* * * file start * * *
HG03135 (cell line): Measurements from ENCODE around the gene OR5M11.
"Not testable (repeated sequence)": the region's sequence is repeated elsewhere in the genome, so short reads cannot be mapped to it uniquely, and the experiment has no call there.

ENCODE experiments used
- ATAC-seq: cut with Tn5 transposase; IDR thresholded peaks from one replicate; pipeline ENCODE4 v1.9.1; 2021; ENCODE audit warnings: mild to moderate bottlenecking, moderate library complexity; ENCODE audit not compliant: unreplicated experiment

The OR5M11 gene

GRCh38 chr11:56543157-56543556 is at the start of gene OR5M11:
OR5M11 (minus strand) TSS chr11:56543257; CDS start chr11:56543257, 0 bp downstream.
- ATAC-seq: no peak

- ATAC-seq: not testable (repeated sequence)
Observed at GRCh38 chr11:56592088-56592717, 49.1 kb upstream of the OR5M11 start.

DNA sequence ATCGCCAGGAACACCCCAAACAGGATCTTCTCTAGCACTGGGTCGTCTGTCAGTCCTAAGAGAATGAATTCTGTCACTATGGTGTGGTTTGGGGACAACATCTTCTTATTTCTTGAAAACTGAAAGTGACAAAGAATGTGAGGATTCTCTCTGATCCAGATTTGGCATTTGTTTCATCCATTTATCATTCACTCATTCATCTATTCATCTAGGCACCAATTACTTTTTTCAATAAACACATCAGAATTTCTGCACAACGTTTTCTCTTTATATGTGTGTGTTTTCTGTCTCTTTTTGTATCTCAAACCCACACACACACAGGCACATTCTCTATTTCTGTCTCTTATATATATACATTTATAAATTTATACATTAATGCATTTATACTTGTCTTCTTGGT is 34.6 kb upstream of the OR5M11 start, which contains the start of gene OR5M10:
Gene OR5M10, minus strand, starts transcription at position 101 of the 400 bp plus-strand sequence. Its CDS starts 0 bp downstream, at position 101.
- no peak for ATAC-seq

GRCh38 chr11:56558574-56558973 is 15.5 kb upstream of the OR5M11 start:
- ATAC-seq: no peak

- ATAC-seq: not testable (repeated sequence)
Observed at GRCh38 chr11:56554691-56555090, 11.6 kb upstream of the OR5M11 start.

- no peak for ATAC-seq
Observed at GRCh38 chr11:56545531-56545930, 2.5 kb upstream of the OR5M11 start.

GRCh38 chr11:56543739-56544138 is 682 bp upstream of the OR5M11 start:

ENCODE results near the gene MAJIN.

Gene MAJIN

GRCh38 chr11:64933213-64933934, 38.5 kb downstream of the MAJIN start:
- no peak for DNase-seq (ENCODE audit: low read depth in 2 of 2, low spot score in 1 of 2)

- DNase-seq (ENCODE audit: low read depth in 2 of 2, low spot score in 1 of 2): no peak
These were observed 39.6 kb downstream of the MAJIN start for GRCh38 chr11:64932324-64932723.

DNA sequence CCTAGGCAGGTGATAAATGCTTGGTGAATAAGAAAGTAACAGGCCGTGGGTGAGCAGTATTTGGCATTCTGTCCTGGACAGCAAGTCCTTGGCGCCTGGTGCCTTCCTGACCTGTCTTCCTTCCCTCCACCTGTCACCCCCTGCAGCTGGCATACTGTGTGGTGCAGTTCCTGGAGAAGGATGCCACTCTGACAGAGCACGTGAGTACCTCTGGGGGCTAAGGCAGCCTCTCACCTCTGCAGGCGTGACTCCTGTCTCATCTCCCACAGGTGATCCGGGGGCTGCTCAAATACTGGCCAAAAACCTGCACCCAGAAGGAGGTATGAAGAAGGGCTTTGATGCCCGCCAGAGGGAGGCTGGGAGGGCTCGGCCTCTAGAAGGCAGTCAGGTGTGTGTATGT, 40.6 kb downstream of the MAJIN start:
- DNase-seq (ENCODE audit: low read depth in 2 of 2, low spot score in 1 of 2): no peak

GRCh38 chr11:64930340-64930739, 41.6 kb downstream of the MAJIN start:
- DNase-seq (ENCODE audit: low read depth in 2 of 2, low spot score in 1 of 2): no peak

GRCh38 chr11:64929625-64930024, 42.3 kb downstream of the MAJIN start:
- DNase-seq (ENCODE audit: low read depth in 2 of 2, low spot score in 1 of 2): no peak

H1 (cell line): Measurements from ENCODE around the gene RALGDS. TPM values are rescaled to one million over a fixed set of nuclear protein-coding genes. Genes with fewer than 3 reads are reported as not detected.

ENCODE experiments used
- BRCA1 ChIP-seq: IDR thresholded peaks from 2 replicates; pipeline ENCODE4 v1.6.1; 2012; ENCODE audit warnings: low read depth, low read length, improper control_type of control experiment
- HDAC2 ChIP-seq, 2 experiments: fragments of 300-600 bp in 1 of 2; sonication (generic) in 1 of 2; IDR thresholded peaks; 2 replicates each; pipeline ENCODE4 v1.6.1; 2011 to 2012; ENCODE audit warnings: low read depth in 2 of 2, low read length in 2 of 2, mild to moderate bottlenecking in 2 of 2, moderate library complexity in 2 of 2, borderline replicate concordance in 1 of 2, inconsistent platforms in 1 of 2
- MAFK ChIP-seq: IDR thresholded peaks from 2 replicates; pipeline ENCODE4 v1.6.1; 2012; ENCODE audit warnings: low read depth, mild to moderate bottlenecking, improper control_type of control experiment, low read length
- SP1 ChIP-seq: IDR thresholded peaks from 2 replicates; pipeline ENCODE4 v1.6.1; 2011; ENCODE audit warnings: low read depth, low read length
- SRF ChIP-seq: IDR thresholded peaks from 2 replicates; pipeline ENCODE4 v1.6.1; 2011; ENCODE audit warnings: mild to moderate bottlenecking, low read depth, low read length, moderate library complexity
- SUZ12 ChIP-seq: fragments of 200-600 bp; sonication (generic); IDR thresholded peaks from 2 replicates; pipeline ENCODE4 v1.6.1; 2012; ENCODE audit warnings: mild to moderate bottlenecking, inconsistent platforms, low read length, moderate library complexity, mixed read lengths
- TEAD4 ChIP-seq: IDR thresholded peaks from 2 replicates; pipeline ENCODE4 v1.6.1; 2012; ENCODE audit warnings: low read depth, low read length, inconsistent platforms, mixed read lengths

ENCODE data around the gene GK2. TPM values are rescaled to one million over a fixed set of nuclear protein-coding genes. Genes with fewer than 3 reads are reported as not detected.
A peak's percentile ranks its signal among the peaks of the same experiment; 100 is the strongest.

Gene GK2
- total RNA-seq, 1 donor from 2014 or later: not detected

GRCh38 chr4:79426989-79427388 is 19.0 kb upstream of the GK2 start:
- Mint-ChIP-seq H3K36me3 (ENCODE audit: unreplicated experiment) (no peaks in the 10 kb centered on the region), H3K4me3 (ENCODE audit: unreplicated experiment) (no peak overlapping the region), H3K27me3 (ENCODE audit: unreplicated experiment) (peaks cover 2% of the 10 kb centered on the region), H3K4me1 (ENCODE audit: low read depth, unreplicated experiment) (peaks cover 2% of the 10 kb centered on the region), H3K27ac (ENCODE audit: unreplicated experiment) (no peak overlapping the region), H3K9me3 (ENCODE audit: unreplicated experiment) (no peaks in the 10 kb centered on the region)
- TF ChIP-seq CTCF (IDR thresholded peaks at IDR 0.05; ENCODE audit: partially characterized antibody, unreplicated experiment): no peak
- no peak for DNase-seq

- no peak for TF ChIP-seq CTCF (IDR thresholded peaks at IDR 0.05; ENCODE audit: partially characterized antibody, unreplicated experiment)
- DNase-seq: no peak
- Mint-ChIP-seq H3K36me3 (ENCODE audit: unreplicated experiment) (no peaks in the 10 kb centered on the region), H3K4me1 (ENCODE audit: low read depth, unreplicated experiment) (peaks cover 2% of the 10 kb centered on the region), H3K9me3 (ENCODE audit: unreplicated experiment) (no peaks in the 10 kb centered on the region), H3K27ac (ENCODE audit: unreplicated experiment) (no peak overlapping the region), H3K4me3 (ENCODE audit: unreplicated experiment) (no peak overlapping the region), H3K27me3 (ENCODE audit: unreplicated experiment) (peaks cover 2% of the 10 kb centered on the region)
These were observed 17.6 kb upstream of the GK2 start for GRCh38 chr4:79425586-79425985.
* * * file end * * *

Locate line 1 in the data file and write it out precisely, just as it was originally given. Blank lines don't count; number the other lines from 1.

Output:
HG03135 (cell line): Measurements from ENCODE around the gene OR5M11.